Kenny Scharf, Having Fun (1979). Acrylic on canvas. Collection Bruno Testore Schmidt, courtesy of the artist and Honor Frase, Los Angeles.
In 1979 you had a series of paintings I’ve heard refered to as "The Death of Estelle." Who was Estelle?
The series you're referring to was a sequence of paintings that are in the [Club 57] show, and they tell a story from left to right. Estelle was this jet-set woman of the future. The first painting is of her just driving. And the second one is like, here’s my car!—so you get to look at her car. In the next painting Estelle is having a television pizza party, what fun! And while she’s having this television pizza party these aliens come out of the tv on top of the pizza and they give her a message about how to get a one-way ticket to outer-space. So in the next painting she’s at the airport all ready to go with her suitcase. Then the next one she’s inside the space ship and she’s looking out the window and she sees the world exploding in a nuclear explosion. And she’s pleased because she’s saying, I escaped in time, I’m pleased. So she’s fine as long as she got away. And then the very last one, which is of the rocket shoes flying in space, she’s just having fun. She’s the last soul and she’s flying around in space, and that’s it.
[laughs] Yeah! I think so.
Were you interested in comic books growing up? This sounds like a comic strip.
No, I didn’t really read comics as a kid. I was more into cartoons on television. The only comic strips I actually would read, that I remember and collect, was Peanuts.
Right, which is what you were focusing on this past year.
Yes, I did a project with them. It was kind of cool because I probably wouldn’t have chosen Peanuts right off the bat, because I had my own characters I guess. But it was really fun using them because I already had this personal relationship with them.
How do you decide whether you want to use pre-existing cartoon characters or make up your own?
I got my start back in 1981 or whenever using the Hanna Barbera characters, like The Flintstones. So I’ve been appropriating for a long time.
And then you began working with figures that were cartoon-like, but they were your own fictionalized figures and characters.
I’ve been doing that for a long time, since the future and the past collided back in 1983. That’s when they mutated and all my characters began; when they had the time splat.
Wow, okay! Why did the future and past collide in 1983?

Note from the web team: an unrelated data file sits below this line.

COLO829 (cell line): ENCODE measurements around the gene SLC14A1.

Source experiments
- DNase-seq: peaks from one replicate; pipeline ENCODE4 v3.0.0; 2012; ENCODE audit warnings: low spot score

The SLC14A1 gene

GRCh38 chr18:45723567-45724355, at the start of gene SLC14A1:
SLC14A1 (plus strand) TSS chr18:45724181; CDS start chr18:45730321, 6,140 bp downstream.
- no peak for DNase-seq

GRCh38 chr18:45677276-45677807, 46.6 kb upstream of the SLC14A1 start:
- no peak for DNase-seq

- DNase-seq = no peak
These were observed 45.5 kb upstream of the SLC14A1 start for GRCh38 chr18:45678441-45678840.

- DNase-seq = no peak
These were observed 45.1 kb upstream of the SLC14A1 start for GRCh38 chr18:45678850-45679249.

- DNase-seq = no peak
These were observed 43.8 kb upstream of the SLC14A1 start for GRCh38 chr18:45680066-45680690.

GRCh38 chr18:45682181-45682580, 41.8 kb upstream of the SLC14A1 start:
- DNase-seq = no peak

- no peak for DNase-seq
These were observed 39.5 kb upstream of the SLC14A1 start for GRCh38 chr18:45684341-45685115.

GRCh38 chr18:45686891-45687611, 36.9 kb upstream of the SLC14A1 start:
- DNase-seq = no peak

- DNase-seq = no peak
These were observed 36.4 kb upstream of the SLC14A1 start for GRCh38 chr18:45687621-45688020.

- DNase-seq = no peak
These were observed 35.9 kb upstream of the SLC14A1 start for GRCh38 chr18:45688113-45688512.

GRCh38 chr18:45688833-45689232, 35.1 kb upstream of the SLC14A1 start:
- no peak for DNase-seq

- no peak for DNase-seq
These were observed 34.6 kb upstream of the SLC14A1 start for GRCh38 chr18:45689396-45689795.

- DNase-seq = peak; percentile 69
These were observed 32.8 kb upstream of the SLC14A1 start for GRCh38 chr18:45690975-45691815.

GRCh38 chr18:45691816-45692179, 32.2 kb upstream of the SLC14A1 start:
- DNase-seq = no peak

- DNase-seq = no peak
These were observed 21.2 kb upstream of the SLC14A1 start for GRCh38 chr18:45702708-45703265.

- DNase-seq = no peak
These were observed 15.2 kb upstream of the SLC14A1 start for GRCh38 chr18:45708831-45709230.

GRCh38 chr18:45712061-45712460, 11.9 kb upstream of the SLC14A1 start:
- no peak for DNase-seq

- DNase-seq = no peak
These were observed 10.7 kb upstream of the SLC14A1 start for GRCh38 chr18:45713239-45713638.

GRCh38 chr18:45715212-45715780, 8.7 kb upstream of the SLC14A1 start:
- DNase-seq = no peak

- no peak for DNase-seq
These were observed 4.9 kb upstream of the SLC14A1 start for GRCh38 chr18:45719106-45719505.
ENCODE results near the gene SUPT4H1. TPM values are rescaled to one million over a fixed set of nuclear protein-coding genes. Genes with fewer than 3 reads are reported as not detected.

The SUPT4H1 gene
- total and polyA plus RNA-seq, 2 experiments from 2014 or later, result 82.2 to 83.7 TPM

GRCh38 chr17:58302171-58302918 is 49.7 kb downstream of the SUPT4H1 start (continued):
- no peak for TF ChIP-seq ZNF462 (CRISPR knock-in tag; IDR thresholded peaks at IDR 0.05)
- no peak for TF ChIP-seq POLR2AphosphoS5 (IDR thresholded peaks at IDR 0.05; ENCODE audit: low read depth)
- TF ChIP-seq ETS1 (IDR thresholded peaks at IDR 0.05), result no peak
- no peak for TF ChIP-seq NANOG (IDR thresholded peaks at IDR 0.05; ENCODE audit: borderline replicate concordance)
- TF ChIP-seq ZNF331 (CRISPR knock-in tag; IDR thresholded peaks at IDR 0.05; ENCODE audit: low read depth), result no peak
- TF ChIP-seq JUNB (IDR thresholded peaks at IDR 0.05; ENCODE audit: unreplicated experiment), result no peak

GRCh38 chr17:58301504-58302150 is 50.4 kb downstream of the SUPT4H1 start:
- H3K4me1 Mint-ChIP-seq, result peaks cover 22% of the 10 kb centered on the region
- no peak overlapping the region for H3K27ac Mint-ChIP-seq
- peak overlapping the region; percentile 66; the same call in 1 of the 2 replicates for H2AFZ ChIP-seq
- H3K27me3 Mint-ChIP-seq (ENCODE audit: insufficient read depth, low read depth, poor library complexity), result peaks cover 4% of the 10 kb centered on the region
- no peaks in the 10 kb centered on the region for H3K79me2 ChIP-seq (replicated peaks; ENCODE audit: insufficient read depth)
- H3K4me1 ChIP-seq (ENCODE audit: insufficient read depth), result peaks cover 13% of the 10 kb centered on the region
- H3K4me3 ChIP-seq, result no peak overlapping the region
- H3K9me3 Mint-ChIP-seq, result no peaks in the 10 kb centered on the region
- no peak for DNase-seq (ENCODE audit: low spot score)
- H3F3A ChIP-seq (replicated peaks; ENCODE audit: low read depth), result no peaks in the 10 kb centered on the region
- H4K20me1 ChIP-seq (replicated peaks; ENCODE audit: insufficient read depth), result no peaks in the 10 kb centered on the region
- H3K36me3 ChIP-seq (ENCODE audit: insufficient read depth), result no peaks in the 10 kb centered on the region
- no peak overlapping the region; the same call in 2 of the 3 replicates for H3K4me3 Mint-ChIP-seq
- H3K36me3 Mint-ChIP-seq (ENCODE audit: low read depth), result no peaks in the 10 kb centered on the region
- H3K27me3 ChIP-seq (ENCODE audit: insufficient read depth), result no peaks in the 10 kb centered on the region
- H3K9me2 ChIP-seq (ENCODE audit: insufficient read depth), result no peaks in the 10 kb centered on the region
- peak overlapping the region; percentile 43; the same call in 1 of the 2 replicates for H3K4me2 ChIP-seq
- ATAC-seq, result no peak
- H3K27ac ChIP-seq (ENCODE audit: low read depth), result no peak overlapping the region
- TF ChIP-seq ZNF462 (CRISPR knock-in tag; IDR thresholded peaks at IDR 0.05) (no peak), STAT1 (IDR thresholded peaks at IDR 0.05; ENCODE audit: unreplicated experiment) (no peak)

I wrote this whole diatribe back in 1983 where I explain what happened and why my characters are now mutations of the Flintstones (the past) and The Jetsons (the future). The future and the past collided creating all time, no time, every time. And that’s chaos. That’s what it is right now, chaos.
[Laughs] Okay, got it. I guess right now is pretty chaotic, isn't it?
[Laughs] I can be! But there’s always peace inside the chaos. Don’t forget.
So your painting and painting of the '80s in general is having a comeback. Earlier this year there was the '80s painting show at the Whitney. And you can really see your generation’s influence on young emerging painters right now who are returning to the figure, to an almost surrealist representation of it. I think we could chalk this up to the fact that visual culture does have a cyclical way of recycling styles every thirty years or however long it is. But there must be something beyond that. Why do you think your style and sensibilities resonate so much right now?
To me, the art world has got so many things going on simultaneously. I’ve seen this style continue; I haven’t seen the younger artists not embracing things that I like or things that might be inspiring to other young artists. But I’m happy to know that this coming back. I’ve been doing this for so many years that I've experienced quite a few ups and downs and comebacks and returns. You know, everyone likes it better when they’re back, of course. But you just keep doing it no matter what.
Going back to Club 57... Can you picture something like Club 57 happening in New York in 2017? Or has New York just changed so much that it’s no longer even possible to have that kind of culture?
I’d say that New York would definitely be much more difficult than other places because it’s so expensive. How do you afford that kind of place? Real estate, period—who has it? An empty space that you can just play around in? And it’s just available and you can have kids through it? I mean come on.
I can't really imagine that.
Yeah, I can’t either. Club 57 was in Manhattan; it was downtown. Everyone lived within a small radius of that part of town. And now to be in New York and live affordably you’d have to be in the Bronx or somewhere far away in Brooklyn or New Jersey, and then how would you attract that kind of artist in a place that wasn't right in the center? So that’s the part that I don’t think is really possible. So maybe it would have to be in Detroit or something, I don’t know. But the problem is that there is no other city that will ever match New York in terms of what the city is all about, which is art.
Yeah. I’m an artist as well and so many of my friends are like, okay, one day we’re going to do it, we’re all going to decide which small city to move to, all together, to live affordably and support each other. But of course that will never happen. Everyone’s in New York because everyone’s in New York.
And it’s hard to envision any other alternative.
There’s some of them coming out here [to Los Angeles], but it’s not the same, I’ll tell you.
Yeah, what’s your experience been like moving to LA.?
It’s great. I’m more of a daytime person now and I have grandkids I like to hangout with. I do yoga early in the morning and I go to bed early. So L.A. suites me just fine.
That sounds lovely. And not at all like New York.